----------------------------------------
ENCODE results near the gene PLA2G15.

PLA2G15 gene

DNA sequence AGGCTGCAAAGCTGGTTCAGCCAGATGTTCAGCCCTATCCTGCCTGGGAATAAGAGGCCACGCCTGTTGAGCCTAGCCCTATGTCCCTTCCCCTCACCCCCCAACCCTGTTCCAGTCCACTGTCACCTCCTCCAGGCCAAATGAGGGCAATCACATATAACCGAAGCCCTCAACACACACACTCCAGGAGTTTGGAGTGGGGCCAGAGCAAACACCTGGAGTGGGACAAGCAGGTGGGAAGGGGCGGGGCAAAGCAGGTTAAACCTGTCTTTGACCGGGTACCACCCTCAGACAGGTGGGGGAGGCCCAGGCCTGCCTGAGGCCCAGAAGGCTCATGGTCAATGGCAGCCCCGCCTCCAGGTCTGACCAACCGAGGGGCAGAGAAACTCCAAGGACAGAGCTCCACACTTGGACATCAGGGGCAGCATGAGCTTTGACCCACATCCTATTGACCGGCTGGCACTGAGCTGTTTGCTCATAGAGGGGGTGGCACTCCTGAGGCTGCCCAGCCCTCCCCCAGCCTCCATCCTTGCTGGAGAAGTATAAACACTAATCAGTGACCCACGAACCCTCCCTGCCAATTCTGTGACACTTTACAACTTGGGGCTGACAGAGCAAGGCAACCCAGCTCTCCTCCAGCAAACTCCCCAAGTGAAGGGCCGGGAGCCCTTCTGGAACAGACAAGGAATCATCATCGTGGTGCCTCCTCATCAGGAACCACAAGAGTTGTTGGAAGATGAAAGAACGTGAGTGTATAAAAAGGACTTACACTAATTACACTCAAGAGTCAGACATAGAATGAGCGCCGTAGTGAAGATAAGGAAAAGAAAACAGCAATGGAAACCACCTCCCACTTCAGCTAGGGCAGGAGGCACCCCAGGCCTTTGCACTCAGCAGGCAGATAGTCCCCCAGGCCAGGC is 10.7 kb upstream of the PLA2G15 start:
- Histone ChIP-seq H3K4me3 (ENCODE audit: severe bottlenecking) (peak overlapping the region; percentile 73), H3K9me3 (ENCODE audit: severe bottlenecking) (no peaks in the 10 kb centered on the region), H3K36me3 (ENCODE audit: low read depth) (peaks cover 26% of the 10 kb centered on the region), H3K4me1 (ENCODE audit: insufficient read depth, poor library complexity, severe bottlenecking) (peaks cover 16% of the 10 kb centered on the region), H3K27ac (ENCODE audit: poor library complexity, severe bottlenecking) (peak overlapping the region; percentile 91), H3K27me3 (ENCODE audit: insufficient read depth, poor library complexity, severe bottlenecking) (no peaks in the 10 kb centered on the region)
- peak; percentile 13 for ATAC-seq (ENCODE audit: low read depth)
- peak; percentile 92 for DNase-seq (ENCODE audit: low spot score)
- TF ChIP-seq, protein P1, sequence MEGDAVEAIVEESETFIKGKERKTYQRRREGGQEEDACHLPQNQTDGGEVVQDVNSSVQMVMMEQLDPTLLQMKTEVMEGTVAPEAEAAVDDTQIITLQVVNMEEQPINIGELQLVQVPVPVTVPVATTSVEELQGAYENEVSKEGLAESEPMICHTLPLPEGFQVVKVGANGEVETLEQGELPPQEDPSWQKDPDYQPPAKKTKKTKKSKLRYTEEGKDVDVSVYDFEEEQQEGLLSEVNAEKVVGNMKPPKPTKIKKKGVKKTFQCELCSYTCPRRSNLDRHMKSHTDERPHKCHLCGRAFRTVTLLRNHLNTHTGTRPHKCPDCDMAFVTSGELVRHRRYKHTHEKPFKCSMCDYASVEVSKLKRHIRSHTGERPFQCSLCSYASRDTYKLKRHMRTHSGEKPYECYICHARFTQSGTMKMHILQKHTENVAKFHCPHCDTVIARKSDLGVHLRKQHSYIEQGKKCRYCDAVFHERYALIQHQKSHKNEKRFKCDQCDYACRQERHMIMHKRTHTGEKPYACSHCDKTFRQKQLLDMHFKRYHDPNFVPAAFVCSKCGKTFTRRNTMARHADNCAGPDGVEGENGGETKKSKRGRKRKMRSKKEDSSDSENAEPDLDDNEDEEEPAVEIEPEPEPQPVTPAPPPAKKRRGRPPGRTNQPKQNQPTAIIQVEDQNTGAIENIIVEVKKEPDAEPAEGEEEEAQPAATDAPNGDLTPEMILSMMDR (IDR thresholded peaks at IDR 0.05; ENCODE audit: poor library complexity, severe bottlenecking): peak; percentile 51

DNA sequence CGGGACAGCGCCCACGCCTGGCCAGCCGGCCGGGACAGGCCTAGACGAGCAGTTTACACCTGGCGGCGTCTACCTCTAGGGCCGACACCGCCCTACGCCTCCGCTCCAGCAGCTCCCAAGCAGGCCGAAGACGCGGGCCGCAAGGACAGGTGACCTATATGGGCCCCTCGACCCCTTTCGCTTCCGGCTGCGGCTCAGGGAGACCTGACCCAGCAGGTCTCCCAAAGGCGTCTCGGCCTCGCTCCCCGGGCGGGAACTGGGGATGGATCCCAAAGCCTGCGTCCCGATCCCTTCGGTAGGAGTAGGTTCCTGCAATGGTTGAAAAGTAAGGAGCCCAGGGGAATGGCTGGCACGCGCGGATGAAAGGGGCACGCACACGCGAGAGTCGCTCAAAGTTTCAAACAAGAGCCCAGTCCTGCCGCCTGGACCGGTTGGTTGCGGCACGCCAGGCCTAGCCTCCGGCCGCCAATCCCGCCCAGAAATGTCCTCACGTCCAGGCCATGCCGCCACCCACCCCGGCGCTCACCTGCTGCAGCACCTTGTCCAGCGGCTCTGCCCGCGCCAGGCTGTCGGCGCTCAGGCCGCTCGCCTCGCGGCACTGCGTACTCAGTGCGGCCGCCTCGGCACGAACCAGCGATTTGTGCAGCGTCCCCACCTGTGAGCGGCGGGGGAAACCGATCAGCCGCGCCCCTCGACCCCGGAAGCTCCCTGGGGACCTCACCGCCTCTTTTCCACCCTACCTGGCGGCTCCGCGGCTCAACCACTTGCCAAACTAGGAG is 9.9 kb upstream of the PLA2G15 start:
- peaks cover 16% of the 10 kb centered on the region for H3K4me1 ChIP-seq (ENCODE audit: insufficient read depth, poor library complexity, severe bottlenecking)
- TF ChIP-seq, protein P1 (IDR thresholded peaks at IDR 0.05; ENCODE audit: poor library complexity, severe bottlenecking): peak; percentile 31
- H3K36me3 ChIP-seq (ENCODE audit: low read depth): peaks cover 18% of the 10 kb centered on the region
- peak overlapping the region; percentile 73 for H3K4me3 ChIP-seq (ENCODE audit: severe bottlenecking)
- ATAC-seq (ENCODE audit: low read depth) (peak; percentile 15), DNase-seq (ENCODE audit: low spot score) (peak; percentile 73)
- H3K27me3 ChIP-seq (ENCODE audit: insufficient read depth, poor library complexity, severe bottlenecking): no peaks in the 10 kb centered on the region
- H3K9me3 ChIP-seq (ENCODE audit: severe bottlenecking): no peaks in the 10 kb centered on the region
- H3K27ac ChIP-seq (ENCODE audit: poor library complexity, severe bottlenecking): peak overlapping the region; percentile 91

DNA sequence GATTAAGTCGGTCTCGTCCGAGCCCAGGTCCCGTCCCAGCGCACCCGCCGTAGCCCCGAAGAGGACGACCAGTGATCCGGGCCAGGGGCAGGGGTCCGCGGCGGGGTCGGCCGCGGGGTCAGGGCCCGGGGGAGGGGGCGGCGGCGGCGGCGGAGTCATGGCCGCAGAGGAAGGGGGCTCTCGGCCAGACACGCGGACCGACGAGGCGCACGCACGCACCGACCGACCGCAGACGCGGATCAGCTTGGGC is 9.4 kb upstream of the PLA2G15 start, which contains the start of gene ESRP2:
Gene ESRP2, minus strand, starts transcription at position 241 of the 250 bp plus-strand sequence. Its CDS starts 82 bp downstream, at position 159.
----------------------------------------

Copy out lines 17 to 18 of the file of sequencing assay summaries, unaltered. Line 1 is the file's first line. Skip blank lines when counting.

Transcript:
DNA sequence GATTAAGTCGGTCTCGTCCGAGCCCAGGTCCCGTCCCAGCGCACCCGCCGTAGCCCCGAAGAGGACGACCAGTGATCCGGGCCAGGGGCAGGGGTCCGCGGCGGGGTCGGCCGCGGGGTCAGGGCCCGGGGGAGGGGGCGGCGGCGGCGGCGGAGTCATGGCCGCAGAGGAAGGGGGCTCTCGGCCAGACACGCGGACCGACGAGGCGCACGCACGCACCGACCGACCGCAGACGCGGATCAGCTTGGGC is 9.4 kb upstream of the PLA2G15 start, which contains the start of gene ESRP2:
Gene ESRP2, minus strand, starts transcription at position 241 of the 250 bp plus-strand sequence. Its CDS starts 82 bp downstream, at position 159.